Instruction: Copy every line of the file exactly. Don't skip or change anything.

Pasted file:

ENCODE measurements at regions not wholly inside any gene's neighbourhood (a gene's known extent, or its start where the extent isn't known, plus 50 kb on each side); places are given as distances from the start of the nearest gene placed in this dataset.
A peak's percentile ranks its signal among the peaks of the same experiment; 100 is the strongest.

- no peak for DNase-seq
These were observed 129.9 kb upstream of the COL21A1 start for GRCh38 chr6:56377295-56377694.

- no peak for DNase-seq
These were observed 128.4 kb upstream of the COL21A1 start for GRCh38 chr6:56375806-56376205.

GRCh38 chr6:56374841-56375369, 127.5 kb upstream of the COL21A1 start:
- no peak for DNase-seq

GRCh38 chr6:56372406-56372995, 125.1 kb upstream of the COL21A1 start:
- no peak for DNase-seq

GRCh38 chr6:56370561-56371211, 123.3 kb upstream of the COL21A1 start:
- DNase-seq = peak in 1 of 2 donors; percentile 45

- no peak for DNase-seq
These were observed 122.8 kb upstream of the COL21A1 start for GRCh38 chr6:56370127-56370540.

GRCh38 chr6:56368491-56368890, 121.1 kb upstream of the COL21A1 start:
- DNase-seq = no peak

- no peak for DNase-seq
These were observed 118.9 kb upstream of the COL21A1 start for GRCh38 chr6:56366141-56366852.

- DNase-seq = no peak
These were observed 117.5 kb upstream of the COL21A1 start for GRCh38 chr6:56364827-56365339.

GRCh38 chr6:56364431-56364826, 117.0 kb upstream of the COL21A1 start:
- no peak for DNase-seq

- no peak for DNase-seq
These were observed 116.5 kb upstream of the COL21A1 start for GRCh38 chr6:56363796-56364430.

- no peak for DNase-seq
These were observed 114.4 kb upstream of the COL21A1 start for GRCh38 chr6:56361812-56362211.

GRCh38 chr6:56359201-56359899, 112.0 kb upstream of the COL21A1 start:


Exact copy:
ENCODE measurements at regions not wholly inside any gene's neighbourhood (a gene's known extent, or its start where the extent isn't known, plus 50 kb on each side); places are given as distances from the start of the nearest gene placed in this dataset.
A peak's percentile ranks its signal among the peaks of the same experiment; 100 is the strongest.

- no peak for DNase-seq
These were observed 129.9 kb upstream of the COL21A1 start for GRCh38 chr6:56377295-56377694.

- no peak for DNase-seq
These were observed 128.4 kb upstream of the COL21A1 start for GRCh38 chr6:56375806-56376205.

GRCh38 chr6:56374841-56375369, 127.5 kb upstream of the COL21A1 start:
- no peak for DNase-seq

GRCh38 chr6:56372406-56372995, 125.1 kb upstream of the COL21A1 start:
- no peak for DNase-seq

GRCh38 chr6:56370561-56371211, 123.3 kb upstream of the COL21A1 start:
- DNase-seq = peak in 1 of 2 donors; percentile 45

- no peak for DNase-seq
These were observed 122.8 kb upstream of the COL21A1 start for GRCh38 chr6:56370127-56370540.

GRCh38 chr6:56368491-56368890, 121.1 kb upstream of the COL21A1 start:
- DNase-seq = no peak

- no peak for DNase-seq
These were observed 118.9 kb upstream of the COL21A1 start for GRCh38 chr6:56366141-56366852.

- DNase-seq = no peak
These were observed 117.5 kb upstream of the COL21A1 start for GRCh38 chr6:56364827-56365339.

GRCh38 chr6:56364431-56364826, 117.0 kb upstream of the COL21A1 start:
- no peak for DNase-seq

- no peak for DNase-seq
These were observed 116.5 kb upstream of the COL21A1 start for GRCh38 chr6:56363796-56364430.

- no peak for DNase-seq
These were observed 114.4 kb upstream of the COL21A1 start for GRCh38 chr6:56361812-56362211.

GRCh38 chr6:56359201-56359899, 112.0 kb upstream of the COL21A1 start: